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ANZAC Day is Important for many Australians

Veterans march on ANZAC Day

In the last few years there has been criticism leveled at ANZAC Day.

They say ANZAC Day is nationalistic. I say it’s patriotic. They say it glorifies war. I say it respects those who have fought in our name and who serve in our defense. They say it’s not in line with modern principles of social equality. And I say, ANZAC Day respects a historic experience among living men and women that bonds in a way non-service citizens may not entirely comprehend.

They say it’s about Gallipoli. I say, all stories have a beginning whether a battle is lost or won.

They call our flag racist. I worry that people are lulled into some idea that wars only happen nowdays between rich countries and poor. I worry that chai tea comfort and iPhone convenience have spoiled a good crop of otherwise well intentioned Australians. Our flag encompasses a British heritage. That is just a fact of life. We are a constitutional monarchy, the Commonwealth of Australia.

I thought our country had learned its lesson with the shunning of Korean War and Vietnam Veterans. But I can tell you the parents of the fallen, the brothers and sisters, the children of those service personnel who gave life (and many-a-limb) experience a real connection to ANZAC Day. It’s not just a story marketed to the people. This is an ongoing shared story between service men and women and their loved ones.

To serving military personnel and reservists (over 80,000 Australians) it’s a day where we as a society stop just for a minute to say thank you. There are around 58,000 full time serving members, 22,000 active reservists and another 22,000 standby reserves. They all have families. They all have feelings.

The number of Australian ex-military personnel would be huge. Many a medal stands on the sidelines of the parade as the old men and young children pass.

To ex-military personnel it is also a day for society to say thank you. Thankyou for that effort. Thankyou for that leg. That relationship. Those five marriages. That piece of mind. And it’s a day where old friends are able to come together for a few quiet beers and remember the years when they served.

It’s not an easy job in peacetime. It’s a terrifying job in wartime. When you see old men shed tears at ANZAC Parades it’s not for rubbish ideals about Gallipoli. They are tears for the fallen, the lost and the maimed. Tears for memories that haunt their dreams a half a century after the event. A man my age at the Hobart Cenotaph this week couldn’t stem the tears. Don’t suggest they’re not real or invalid. The story behind those tears may be utterly profound to the human being.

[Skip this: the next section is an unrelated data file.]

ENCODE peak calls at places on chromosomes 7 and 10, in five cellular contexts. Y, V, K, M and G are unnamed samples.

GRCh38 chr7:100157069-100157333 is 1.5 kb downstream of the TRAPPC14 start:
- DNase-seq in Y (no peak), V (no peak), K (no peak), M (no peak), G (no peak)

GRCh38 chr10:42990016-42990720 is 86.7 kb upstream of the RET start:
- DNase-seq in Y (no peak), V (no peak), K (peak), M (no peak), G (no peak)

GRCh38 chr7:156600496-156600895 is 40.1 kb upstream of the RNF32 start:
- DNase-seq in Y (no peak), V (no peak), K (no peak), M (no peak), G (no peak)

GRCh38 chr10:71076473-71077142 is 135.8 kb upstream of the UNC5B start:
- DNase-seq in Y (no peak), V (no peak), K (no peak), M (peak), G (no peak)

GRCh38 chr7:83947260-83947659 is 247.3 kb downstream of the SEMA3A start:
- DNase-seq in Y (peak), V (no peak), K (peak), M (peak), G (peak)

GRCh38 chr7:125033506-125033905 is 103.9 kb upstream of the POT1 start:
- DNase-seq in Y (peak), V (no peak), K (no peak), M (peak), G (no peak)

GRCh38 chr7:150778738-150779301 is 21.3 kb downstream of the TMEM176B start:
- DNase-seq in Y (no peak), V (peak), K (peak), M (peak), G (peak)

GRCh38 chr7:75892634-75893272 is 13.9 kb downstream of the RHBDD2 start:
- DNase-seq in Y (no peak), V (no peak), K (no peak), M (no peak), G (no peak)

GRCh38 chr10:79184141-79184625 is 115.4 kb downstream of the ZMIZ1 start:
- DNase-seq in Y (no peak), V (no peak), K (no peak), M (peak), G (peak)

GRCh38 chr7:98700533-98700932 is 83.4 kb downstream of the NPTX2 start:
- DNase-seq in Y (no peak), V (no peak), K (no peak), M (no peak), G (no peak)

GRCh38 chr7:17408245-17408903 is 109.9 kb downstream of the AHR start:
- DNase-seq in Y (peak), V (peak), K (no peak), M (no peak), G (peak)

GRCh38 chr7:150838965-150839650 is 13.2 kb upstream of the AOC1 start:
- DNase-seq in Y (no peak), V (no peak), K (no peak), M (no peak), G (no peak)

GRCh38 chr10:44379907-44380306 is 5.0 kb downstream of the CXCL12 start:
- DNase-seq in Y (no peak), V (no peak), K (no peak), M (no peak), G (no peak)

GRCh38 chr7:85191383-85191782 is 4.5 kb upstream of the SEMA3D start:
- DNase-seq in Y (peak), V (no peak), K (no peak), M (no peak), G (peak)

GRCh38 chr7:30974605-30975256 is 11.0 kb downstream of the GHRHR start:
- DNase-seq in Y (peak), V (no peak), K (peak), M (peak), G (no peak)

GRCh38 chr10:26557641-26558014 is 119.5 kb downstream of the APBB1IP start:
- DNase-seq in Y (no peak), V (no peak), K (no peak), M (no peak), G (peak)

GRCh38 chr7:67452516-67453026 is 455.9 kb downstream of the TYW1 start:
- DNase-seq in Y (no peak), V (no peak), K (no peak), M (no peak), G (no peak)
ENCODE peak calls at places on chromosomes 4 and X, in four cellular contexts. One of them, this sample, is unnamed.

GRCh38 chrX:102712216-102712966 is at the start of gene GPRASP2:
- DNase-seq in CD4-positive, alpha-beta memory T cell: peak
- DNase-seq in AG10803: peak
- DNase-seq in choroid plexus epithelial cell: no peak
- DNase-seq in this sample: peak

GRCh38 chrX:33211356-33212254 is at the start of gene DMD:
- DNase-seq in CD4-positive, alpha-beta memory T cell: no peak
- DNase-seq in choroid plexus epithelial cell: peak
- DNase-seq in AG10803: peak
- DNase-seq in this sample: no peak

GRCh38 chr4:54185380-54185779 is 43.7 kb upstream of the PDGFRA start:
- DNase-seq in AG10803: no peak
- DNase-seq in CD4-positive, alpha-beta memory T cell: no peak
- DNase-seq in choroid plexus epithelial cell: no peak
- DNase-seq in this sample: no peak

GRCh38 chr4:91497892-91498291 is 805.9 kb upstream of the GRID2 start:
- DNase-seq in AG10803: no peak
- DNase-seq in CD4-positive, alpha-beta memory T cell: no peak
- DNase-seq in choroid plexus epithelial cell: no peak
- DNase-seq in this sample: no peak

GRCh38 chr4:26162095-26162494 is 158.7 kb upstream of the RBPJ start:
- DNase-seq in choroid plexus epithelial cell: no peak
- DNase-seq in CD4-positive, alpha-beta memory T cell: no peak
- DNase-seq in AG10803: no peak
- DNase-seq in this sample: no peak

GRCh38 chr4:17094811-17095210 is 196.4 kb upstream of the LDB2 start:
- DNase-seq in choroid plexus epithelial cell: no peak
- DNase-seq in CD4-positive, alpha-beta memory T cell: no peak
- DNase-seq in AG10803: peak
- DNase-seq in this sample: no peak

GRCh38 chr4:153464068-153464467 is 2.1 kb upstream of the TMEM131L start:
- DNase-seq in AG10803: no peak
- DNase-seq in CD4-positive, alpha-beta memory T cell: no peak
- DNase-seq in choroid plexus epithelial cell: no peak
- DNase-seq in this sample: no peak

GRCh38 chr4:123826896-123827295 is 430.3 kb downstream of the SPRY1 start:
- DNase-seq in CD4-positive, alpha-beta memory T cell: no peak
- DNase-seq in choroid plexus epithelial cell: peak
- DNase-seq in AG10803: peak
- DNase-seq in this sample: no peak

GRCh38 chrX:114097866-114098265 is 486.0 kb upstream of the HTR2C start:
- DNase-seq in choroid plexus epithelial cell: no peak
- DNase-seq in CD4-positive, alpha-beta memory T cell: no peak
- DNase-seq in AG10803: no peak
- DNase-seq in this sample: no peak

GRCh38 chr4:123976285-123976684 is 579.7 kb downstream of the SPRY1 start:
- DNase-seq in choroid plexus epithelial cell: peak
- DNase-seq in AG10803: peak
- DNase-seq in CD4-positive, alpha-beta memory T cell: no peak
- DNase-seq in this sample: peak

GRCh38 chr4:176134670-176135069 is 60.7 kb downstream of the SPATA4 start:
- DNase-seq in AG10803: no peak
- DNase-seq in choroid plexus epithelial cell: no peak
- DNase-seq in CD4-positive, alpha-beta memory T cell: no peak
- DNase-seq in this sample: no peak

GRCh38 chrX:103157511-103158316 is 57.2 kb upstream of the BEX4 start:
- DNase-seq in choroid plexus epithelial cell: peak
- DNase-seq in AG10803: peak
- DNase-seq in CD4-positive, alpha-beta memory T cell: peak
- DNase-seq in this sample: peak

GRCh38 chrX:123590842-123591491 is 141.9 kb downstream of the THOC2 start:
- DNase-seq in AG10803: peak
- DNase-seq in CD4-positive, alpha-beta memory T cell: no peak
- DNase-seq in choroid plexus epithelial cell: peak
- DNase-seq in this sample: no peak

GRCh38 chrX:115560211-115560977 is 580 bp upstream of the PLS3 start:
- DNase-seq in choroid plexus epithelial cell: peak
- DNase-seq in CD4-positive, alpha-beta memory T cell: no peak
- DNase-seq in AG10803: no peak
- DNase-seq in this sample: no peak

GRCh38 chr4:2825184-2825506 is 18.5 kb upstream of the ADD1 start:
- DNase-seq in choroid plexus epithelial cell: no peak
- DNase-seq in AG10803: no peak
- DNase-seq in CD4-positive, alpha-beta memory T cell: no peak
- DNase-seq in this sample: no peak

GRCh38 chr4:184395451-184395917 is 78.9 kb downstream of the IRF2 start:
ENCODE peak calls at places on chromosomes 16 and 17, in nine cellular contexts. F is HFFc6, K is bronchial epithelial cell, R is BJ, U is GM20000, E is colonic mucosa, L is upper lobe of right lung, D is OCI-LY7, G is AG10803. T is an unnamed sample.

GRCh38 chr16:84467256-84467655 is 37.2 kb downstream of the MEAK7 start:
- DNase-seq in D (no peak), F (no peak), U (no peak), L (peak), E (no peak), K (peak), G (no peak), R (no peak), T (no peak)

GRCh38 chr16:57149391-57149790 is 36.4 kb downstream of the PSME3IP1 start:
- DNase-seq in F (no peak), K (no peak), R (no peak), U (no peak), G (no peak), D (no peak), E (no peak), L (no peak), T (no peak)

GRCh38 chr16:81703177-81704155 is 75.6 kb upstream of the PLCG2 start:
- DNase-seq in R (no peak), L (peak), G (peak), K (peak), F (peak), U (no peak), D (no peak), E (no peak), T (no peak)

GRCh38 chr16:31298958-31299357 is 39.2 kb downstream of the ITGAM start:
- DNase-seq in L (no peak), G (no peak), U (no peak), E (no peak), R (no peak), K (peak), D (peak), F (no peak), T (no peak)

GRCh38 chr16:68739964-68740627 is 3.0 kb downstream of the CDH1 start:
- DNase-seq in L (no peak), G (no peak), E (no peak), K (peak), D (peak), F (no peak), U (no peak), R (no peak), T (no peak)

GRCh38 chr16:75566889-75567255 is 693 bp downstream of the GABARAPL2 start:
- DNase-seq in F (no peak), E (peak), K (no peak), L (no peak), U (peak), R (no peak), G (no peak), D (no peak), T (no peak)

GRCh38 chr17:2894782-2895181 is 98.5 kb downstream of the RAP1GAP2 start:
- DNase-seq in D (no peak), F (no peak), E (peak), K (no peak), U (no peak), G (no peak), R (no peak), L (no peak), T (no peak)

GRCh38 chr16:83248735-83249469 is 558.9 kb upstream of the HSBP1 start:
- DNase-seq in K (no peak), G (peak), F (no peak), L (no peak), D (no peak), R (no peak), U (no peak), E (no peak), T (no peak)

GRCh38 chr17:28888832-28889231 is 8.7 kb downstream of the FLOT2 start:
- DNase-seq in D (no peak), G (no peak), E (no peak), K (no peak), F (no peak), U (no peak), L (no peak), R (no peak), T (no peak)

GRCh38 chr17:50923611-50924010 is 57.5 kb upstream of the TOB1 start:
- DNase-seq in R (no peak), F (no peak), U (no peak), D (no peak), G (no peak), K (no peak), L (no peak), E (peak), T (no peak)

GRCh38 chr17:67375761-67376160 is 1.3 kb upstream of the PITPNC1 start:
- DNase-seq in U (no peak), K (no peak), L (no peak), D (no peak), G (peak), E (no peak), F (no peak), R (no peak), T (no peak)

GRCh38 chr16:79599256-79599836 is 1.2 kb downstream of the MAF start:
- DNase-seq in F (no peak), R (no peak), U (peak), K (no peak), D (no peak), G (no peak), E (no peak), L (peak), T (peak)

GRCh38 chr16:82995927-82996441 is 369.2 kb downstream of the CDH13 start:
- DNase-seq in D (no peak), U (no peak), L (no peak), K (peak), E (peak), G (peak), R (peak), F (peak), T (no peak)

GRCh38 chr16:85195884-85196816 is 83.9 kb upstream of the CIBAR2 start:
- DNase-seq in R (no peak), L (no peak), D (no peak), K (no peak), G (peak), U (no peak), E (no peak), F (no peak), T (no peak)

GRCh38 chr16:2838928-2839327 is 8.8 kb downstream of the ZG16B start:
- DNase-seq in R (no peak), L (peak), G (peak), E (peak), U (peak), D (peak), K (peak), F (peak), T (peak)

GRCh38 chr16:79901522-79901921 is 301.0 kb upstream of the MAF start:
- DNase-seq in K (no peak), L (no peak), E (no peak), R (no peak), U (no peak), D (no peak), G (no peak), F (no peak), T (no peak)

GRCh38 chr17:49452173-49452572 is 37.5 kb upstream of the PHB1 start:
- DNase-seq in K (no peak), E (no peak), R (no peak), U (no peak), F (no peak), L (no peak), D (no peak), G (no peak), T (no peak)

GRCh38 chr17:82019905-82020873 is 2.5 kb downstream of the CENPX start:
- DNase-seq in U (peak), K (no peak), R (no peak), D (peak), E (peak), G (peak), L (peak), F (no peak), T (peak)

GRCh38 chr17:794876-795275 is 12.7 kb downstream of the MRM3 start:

ANZAC Day is probably lost on people who have never served. I understand that. But those who expect their beliefs to be respected should have the decency to respect the opinions and beliefs held by a large number of Australians.

Yes there should never be War. It’s an abomination. But if you for one second are foolish enough to believe we live in a World where socio-economic drivers aren’t going to lead us into mass conflict ever again you are naive in the extreme. The military has, and will again, lay down their lives for us if asked to do so.

If you don’t like ANZAC Day, don’t attend. Be respectful. Say thank you anyway.

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About the Author

Steven Clark Steven Clark - the stand up guy on this site

My name is Steven Clark and I live in the Derwent Valley in Southern Tasmania. I have an MBA (Specialisation) and a Bachelor of Computing from the University of Tasmania. I'm a mazer & a yeast farmer (making beer, fruit wine and mead as by-products of continuous improvement in my farming practices). I'm a photographer, although my film cameras are currently silent. I do not tolerate idiots. I do not tolerate bigotry. I do not tolerate excuses. Let's be clear, if you sit with my enemies you my are my enemy for life.

Blogger. Thinker. Brewer. Drinker. Life partner to the amazing and incredible Megan.

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